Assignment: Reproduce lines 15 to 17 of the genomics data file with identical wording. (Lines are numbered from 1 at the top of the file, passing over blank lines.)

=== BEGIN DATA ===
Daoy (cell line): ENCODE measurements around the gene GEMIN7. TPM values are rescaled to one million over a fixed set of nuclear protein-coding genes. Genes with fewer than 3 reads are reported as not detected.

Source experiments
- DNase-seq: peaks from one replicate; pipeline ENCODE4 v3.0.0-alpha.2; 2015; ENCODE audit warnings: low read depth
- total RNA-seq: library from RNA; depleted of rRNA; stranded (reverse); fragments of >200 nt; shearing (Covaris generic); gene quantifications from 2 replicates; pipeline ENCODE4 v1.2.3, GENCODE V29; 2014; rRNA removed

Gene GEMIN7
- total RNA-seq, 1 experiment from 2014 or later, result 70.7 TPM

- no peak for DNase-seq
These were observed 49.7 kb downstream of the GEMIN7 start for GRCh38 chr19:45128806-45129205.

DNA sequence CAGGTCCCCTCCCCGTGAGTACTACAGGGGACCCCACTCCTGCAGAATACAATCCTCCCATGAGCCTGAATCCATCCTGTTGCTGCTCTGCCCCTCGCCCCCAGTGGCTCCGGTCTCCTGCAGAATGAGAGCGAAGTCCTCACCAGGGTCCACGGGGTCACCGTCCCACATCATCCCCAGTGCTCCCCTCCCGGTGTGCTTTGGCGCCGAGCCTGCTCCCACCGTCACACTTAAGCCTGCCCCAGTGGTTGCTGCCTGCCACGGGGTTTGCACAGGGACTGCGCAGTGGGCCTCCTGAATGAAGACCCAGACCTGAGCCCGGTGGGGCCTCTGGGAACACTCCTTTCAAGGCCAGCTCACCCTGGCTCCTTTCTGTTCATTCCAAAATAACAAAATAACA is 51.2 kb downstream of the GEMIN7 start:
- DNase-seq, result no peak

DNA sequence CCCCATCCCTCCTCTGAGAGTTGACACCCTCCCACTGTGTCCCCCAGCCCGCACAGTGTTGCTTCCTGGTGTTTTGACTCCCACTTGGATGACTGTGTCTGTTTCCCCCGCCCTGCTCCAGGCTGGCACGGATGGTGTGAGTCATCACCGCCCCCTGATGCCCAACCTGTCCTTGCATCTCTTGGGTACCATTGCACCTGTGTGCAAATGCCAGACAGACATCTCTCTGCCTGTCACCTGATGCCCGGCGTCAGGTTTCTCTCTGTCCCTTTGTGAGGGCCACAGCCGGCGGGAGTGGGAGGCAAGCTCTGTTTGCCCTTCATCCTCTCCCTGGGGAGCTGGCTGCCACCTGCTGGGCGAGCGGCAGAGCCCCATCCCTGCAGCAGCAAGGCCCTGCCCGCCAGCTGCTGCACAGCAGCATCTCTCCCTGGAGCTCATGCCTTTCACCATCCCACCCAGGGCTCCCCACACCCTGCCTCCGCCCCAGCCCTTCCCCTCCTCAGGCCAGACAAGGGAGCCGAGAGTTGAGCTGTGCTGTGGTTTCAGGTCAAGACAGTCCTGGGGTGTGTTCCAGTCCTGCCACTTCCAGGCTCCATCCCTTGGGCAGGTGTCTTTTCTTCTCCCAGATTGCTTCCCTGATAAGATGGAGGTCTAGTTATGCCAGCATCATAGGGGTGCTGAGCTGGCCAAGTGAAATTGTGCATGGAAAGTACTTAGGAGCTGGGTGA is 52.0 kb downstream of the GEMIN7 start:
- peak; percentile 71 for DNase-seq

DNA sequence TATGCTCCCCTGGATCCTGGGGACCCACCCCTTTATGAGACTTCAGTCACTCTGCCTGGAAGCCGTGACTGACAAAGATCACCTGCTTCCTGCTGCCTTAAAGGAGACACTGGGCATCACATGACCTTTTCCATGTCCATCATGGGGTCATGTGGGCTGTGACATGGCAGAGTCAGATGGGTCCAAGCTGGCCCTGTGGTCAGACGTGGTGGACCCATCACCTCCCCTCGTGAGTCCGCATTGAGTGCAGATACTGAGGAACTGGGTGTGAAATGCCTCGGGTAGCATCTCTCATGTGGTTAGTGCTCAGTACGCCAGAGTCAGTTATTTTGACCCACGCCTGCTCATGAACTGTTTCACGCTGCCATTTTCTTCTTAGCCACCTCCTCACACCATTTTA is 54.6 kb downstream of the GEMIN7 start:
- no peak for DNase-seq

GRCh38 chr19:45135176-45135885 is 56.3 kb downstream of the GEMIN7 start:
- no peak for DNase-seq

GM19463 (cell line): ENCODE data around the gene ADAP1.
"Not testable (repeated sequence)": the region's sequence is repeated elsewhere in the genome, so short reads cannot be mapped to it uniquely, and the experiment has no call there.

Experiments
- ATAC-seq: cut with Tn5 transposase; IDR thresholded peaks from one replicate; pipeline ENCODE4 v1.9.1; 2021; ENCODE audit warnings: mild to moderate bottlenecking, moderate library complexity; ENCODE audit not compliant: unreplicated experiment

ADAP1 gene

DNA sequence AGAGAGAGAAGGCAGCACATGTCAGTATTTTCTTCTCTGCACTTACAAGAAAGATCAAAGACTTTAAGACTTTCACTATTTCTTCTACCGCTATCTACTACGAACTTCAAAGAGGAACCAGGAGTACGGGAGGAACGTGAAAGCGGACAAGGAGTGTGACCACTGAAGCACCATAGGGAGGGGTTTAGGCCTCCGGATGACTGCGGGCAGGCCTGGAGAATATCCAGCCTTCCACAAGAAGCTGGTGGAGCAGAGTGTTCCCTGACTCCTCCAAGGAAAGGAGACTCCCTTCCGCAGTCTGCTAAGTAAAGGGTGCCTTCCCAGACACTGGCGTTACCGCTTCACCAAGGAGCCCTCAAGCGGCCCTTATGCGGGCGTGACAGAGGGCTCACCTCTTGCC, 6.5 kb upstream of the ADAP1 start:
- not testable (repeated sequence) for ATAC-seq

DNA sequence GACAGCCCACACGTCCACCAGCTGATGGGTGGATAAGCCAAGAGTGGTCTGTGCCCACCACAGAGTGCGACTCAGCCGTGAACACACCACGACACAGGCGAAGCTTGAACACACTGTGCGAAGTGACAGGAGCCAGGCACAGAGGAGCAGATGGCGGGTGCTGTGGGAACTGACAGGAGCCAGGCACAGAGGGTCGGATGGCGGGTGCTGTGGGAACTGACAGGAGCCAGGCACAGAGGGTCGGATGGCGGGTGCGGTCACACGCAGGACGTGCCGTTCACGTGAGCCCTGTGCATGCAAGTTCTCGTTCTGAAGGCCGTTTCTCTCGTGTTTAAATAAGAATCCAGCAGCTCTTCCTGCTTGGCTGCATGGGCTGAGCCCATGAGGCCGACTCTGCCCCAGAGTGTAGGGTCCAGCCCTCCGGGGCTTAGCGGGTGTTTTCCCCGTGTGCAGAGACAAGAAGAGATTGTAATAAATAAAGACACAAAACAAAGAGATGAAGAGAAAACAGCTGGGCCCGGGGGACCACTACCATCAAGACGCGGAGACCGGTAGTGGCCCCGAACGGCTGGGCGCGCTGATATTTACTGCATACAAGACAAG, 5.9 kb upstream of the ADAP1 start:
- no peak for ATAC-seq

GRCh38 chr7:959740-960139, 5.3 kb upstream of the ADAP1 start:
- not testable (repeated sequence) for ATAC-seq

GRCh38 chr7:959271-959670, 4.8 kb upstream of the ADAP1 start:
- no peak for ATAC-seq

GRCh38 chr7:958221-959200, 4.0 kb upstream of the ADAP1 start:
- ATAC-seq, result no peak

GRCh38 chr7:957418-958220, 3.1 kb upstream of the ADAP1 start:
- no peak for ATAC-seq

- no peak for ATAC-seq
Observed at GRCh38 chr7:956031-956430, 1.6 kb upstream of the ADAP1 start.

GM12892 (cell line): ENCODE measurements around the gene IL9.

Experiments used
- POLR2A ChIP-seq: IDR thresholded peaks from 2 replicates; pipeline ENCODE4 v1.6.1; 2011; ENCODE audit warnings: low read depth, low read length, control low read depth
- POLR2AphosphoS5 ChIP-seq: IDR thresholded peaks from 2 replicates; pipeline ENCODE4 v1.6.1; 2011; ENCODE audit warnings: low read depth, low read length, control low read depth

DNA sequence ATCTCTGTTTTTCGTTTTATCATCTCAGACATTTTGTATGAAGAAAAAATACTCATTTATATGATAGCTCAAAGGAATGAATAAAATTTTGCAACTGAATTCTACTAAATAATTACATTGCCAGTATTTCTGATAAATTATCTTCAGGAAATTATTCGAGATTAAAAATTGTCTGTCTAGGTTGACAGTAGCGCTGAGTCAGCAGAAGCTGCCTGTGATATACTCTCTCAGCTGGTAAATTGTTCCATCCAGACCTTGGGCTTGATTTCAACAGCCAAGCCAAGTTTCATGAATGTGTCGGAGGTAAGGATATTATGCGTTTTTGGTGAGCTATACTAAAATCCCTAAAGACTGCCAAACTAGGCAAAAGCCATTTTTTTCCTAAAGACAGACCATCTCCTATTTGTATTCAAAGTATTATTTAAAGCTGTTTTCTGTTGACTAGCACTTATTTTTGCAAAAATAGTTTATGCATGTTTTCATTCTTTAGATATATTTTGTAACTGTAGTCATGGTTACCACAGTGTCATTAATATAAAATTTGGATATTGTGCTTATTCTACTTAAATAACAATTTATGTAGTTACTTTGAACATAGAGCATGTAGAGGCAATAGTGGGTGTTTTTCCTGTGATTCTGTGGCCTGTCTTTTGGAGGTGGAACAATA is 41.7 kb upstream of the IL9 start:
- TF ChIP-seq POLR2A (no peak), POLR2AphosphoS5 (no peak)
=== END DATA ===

GRCh38 chr19:45135176-45135885 is 56.3 kb downstream of the GEMIN7 start:
- no peak for DNase-seq

GM19463 (cell line): ENCODE data around the gene ADAP1.